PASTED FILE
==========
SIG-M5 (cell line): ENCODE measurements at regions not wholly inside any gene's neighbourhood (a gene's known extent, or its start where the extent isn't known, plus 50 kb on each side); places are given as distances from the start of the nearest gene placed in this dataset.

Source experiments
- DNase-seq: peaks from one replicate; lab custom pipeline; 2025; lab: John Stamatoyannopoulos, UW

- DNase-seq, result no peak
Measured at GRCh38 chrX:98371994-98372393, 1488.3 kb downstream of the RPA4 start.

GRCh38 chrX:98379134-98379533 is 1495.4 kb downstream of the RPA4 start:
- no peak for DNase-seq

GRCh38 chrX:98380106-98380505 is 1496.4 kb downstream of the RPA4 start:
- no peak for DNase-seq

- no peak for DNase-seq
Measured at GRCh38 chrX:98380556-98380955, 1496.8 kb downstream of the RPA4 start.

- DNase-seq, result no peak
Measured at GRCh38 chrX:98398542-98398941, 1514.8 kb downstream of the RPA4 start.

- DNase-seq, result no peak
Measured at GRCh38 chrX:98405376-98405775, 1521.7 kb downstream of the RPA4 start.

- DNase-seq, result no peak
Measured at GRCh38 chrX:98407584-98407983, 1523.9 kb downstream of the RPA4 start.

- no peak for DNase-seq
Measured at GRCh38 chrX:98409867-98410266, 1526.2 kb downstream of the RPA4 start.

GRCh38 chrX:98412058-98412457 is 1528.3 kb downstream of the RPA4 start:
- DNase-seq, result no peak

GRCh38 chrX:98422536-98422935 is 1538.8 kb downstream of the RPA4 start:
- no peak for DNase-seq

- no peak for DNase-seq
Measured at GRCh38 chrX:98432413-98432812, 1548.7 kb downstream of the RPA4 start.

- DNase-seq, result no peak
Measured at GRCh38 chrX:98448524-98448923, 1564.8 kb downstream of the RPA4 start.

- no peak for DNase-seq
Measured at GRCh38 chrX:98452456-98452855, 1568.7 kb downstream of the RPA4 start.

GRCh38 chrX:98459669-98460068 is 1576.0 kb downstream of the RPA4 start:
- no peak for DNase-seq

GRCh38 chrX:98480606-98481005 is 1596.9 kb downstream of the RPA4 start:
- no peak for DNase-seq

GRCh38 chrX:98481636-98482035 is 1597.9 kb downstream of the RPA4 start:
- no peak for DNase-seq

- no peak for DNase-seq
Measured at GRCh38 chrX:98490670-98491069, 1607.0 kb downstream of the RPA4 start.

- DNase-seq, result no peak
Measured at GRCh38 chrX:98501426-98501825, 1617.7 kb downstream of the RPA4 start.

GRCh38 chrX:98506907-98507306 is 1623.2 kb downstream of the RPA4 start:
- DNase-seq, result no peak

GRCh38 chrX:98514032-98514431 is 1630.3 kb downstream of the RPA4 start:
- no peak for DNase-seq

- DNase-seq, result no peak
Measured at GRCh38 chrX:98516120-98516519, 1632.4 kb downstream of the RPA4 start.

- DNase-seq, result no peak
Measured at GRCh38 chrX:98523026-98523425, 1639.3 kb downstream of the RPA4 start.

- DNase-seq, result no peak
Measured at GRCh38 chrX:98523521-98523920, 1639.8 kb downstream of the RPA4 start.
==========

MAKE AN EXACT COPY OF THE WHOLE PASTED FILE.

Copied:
SIG-M5 (cell line): ENCODE measurements at regions not wholly inside any gene's neighbourhood (a gene's known extent, or its start where the extent isn't known, plus 50 kb on each side); places are given as distances from the start of the nearest gene placed in this dataset.

Source experiments
- DNase-seq: peaks from one replicate; lab custom pipeline; 2025; lab: John Stamatoyannopoulos, UW

- DNase-seq, result no peak
Measured at GRCh38 chrX:98371994-98372393, 1488.3 kb downstream of the RPA4 start.

GRCh38 chrX:98379134-98379533 is 1495.4 kb downstream of the RPA4 start:
- no peak for DNase-seq

GRCh38 chrX:98380106-98380505 is 1496.4 kb downstream of the RPA4 start:
- no peak for DNase-seq

- no peak for DNase-seq
Measured at GRCh38 chrX:98380556-98380955, 1496.8 kb downstream of the RPA4 start.

- DNase-seq, result no peak
Measured at GRCh38 chrX:98398542-98398941, 1514.8 kb downstream of the RPA4 start.

- DNase-seq, result no peak
Measured at GRCh38 chrX:98405376-98405775, 1521.7 kb downstream of the RPA4 start.

- DNase-seq, result no peak
Measured at GRCh38 chrX:98407584-98407983, 1523.9 kb downstream of the RPA4 start.

- no peak for DNase-seq
Measured at GRCh38 chrX:98409867-98410266, 1526.2 kb downstream of the RPA4 start.

GRCh38 chrX:98412058-98412457 is 1528.3 kb downstream of the RPA4 start:
- DNase-seq, result no peak

GRCh38 chrX:98422536-98422935 is 1538.8 kb downstream of the RPA4 start:
- no peak for DNase-seq

- no peak for DNase-seq
Measured at GRCh38 chrX:98432413-98432812, 1548.7 kb downstream of the RPA4 start.

- DNase-seq, result no peak
Measured at GRCh38 chrX:98448524-98448923, 1564.8 kb downstream of the RPA4 start.

- no peak for DNase-seq
Measured at GRCh38 chrX:98452456-98452855, 1568.7 kb downstream of the RPA4 start.

GRCh38 chrX:98459669-98460068 is 1576.0 kb downstream of the RPA4 start:
- no peak for DNase-seq

GRCh38 chrX:98480606-98481005 is 1596.9 kb downstream of the RPA4 start:
- no peak for DNase-seq

GRCh38 chrX:98481636-98482035 is 1597.9 kb downstream of the RPA4 start:
- no peak for DNase-seq

- no peak for DNase-seq
Measured at GRCh38 chrX:98490670-98491069, 1607.0 kb downstream of the RPA4 start.

- DNase-seq, result no peak
Measured at GRCh38 chrX:98501426-98501825, 1617.7 kb downstream of the RPA4 start.

GRCh38 chrX:98506907-98507306 is 1623.2 kb downstream of the RPA4 start:
- DNase-seq, result no peak

GRCh38 chrX:98514032-98514431 is 1630.3 kb downstream of the RPA4 start:
- no peak for DNase-seq

- DNase-seq, result no peak
Measured at GRCh38 chrX:98516120-98516519, 1632.4 kb downstream of the RPA4 start.

- DNase-seq, result no peak
Measured at GRCh38 chrX:98523026-98523425, 1639.3 kb downstream of the RPA4 start.

- DNase-seq, result no peak
Measured at GRCh38 chrX:98523521-98523920, 1639.8 kb downstream of the RPA4 start.